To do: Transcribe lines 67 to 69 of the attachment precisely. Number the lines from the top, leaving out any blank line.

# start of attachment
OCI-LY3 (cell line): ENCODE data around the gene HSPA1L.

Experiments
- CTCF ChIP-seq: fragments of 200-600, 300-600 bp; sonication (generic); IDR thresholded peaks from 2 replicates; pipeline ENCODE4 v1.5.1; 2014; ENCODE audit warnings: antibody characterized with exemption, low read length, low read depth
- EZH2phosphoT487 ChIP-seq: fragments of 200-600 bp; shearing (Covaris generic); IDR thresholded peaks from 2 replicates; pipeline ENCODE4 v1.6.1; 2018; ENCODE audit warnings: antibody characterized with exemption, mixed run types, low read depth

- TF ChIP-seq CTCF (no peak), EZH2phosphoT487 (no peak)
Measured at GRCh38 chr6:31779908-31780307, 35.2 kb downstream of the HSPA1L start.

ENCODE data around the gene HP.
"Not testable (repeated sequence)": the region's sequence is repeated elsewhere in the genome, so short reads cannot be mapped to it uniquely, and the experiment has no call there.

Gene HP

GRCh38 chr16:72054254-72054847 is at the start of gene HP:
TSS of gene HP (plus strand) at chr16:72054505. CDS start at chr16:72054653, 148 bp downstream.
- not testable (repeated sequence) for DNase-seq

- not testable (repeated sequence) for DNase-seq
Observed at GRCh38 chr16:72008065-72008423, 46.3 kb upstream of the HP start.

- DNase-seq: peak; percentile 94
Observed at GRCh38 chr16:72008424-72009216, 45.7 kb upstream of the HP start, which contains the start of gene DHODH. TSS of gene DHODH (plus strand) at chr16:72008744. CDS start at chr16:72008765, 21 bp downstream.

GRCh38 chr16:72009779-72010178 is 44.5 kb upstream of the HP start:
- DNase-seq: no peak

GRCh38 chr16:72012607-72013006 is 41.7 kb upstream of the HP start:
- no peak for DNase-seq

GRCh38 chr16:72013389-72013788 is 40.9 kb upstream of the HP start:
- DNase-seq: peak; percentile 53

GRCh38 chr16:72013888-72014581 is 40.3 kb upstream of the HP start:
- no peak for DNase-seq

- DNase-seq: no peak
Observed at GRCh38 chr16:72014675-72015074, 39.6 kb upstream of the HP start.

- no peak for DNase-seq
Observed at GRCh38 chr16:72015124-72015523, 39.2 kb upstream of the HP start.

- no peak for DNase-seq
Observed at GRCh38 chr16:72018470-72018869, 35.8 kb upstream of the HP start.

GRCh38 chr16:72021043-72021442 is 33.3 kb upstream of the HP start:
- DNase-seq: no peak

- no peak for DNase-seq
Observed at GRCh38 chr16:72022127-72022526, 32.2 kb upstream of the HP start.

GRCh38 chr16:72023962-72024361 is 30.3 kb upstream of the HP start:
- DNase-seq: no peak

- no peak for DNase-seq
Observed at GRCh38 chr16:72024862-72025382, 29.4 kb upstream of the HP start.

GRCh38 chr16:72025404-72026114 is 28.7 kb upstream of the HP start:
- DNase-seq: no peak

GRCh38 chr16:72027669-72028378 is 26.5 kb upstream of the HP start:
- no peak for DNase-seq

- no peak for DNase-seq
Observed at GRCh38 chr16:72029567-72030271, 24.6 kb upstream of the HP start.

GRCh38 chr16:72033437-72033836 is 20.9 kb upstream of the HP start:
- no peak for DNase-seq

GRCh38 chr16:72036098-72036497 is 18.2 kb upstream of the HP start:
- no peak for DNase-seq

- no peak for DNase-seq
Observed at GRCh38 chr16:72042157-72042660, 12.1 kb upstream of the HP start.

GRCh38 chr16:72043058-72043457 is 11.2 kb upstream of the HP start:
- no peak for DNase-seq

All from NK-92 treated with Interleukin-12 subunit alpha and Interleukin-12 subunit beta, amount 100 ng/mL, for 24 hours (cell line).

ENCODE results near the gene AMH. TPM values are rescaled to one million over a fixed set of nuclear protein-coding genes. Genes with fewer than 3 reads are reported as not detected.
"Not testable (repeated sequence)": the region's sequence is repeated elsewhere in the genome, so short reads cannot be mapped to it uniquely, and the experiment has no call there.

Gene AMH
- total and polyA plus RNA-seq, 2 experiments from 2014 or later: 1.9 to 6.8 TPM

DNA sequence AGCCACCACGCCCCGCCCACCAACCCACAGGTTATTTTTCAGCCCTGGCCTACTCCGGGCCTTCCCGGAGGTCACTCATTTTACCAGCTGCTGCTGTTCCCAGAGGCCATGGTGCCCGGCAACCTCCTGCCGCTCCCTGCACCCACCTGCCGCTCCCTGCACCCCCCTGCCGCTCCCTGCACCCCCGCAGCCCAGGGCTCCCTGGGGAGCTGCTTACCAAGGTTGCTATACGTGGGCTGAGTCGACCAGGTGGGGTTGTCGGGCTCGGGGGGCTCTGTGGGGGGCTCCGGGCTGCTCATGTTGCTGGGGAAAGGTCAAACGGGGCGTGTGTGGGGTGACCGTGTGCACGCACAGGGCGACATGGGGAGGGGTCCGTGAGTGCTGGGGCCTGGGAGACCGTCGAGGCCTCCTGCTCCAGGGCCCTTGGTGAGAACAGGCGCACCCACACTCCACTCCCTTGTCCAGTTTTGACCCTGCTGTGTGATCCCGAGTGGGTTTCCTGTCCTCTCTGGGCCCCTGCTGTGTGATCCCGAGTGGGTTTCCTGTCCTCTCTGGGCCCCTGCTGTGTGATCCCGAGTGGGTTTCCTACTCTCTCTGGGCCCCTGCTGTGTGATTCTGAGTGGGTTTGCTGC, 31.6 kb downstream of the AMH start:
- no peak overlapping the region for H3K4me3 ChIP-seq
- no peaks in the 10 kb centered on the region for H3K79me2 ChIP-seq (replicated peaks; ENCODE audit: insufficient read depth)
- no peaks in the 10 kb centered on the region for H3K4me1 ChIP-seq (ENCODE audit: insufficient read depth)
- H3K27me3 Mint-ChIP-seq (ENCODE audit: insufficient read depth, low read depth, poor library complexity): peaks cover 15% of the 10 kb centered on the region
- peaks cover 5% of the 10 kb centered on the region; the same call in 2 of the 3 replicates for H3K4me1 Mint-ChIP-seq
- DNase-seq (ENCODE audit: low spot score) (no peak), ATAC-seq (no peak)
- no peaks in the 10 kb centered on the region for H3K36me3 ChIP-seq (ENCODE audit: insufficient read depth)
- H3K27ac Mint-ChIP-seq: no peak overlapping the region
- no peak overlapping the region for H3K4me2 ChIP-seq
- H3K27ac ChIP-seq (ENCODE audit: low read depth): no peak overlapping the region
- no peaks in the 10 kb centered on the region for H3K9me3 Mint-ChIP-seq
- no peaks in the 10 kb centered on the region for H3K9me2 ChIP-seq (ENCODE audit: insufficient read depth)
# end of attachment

- no peak overlapping the region for H3K4me2 ChIP-seq
- H3K27ac ChIP-seq (ENCODE audit: low read depth): no peak overlapping the region
- no peaks in the 10 kb centered on the region for H3K9me3 Mint-ChIP-seq